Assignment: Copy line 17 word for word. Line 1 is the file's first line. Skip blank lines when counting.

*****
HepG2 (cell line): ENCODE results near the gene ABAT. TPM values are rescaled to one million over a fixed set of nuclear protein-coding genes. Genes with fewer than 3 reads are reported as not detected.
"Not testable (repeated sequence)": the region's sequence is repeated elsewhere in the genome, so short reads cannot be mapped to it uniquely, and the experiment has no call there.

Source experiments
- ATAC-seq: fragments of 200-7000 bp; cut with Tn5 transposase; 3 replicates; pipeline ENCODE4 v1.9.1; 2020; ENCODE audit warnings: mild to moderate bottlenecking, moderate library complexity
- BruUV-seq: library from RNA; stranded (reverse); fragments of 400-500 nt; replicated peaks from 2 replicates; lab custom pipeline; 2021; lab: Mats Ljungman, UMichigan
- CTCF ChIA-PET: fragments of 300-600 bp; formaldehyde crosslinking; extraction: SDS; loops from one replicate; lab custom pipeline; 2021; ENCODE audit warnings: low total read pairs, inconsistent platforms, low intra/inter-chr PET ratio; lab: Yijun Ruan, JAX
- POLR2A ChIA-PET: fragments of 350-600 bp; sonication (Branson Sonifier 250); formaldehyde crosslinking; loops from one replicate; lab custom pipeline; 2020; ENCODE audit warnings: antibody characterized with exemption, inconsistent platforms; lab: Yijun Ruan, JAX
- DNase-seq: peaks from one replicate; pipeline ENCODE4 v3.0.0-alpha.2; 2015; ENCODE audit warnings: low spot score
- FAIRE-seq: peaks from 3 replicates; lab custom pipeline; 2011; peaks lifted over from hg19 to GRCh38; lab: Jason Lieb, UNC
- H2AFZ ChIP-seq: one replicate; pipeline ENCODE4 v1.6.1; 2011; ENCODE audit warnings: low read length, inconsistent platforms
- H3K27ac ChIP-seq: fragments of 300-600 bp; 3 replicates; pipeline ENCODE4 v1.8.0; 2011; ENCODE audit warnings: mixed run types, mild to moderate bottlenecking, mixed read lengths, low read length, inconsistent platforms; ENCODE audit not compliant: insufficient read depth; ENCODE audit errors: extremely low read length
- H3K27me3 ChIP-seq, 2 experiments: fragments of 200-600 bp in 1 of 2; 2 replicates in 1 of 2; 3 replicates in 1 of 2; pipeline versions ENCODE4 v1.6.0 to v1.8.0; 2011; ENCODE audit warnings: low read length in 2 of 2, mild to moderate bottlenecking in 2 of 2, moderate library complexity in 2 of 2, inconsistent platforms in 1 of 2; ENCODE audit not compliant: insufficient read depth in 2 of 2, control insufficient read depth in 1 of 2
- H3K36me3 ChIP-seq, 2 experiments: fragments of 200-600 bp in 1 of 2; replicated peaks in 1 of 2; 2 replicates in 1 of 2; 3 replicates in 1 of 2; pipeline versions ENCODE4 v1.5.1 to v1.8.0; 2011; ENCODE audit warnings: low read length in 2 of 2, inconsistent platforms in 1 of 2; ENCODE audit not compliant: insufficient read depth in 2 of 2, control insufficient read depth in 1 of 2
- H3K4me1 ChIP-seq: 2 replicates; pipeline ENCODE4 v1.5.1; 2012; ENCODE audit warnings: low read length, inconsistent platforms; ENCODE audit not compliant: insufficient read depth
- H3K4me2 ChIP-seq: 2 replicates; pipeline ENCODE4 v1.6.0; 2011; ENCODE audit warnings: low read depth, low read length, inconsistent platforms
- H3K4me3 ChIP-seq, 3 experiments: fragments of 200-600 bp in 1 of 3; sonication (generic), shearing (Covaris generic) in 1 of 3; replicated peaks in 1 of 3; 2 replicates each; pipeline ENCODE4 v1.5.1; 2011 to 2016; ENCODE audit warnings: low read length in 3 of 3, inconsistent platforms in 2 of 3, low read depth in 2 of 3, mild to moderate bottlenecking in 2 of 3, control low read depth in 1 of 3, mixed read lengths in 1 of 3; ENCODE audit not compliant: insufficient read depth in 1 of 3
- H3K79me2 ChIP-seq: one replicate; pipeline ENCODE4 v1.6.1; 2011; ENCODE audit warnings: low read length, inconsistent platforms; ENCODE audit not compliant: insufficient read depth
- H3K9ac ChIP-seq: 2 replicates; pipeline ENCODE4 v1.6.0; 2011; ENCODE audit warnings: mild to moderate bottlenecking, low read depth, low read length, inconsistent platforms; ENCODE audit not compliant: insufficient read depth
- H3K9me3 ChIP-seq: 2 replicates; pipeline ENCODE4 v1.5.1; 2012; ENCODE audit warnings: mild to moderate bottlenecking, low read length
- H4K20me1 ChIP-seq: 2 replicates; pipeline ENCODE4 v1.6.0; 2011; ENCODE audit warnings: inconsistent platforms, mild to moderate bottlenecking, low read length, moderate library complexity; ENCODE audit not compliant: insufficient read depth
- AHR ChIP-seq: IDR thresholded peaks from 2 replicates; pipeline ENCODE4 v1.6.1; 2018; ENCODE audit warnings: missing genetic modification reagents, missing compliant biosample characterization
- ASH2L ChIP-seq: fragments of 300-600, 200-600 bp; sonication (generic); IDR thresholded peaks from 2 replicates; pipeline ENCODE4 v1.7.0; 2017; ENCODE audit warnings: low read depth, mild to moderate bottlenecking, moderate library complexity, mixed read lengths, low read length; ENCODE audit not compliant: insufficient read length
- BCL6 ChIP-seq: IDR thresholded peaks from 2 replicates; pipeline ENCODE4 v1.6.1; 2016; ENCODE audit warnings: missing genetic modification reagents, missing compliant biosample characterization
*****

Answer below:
- H3K79me2 ChIP-seq: one replicate; pipeline ENCODE4 v1.6.1; 2011; ENCODE audit warnings: low read length, inconsistent platforms; ENCODE audit not compliant: insufficient read depth